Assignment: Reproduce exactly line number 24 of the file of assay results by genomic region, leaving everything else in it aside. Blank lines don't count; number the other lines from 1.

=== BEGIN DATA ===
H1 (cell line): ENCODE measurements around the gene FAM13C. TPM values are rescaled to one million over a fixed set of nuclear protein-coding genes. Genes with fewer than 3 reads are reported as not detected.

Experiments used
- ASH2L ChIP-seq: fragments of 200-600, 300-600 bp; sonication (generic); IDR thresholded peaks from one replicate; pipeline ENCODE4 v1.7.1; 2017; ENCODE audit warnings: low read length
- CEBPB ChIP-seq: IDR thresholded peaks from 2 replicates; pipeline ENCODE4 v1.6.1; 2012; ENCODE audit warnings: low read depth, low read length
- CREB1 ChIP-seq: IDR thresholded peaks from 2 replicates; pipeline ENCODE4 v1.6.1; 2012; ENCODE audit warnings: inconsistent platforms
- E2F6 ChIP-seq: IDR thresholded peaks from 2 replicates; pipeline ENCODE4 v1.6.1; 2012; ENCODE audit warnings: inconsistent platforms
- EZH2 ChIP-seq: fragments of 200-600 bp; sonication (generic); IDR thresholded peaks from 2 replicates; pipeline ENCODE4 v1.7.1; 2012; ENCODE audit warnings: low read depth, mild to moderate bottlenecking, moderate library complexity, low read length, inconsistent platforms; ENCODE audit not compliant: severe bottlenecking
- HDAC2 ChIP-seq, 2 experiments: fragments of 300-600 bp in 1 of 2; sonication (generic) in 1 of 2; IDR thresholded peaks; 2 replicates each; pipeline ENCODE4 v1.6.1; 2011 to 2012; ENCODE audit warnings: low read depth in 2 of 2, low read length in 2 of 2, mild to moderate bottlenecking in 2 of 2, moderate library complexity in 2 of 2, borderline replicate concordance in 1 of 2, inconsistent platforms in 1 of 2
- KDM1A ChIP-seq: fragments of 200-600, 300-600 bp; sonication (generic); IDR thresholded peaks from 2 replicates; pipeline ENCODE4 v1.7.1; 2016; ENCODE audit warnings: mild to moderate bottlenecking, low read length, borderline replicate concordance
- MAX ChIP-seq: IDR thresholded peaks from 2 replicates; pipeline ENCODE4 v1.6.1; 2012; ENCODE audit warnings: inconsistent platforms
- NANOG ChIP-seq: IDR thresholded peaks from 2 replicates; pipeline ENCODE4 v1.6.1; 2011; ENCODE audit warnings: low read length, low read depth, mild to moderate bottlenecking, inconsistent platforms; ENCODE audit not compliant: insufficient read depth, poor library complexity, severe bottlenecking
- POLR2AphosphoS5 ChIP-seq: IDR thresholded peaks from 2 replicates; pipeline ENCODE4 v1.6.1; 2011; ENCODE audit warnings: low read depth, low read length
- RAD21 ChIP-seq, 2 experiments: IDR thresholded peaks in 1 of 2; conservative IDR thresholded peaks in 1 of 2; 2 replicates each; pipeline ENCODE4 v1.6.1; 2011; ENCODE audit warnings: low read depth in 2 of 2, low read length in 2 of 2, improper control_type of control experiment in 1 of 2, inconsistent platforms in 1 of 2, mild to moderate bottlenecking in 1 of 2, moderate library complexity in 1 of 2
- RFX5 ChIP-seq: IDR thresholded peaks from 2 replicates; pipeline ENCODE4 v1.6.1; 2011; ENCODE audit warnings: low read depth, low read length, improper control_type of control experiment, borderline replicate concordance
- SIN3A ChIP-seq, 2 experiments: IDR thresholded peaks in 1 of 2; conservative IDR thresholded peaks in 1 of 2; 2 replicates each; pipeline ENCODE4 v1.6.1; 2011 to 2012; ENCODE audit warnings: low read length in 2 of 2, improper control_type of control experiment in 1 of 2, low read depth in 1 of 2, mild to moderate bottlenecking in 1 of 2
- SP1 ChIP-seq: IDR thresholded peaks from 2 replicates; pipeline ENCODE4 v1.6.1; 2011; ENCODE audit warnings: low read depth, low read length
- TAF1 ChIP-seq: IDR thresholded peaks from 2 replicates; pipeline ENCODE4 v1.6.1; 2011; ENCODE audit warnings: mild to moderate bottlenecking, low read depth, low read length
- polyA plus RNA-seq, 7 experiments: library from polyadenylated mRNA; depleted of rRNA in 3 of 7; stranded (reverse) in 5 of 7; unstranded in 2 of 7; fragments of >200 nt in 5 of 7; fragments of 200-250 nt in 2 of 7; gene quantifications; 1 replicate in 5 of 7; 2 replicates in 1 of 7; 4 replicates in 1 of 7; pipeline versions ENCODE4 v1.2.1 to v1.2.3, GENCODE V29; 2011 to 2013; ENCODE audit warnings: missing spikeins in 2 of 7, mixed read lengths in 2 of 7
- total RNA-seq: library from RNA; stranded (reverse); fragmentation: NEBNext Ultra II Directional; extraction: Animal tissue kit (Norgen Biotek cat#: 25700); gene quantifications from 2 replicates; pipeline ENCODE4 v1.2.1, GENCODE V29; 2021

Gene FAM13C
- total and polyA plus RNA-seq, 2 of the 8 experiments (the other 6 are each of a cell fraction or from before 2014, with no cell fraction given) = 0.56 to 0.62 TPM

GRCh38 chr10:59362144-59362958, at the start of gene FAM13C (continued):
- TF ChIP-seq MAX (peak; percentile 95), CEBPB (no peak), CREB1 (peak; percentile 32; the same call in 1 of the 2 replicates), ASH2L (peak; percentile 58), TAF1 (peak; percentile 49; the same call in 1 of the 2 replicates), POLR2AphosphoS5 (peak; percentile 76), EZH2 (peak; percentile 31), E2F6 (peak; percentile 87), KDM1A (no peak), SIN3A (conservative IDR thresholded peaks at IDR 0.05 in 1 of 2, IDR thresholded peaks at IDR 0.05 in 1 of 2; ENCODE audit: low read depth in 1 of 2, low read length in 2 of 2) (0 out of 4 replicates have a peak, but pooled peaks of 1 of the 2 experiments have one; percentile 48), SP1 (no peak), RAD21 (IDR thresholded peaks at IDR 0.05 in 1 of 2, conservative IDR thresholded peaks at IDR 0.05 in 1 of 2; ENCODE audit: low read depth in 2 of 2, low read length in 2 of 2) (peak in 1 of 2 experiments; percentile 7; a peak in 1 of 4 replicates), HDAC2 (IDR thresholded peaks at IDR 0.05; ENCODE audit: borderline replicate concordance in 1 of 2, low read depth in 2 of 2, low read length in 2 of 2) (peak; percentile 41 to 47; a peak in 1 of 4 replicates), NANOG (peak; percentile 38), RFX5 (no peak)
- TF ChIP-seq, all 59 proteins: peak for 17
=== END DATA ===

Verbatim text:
- TF ChIP-seq, all 59 proteins: peak for 17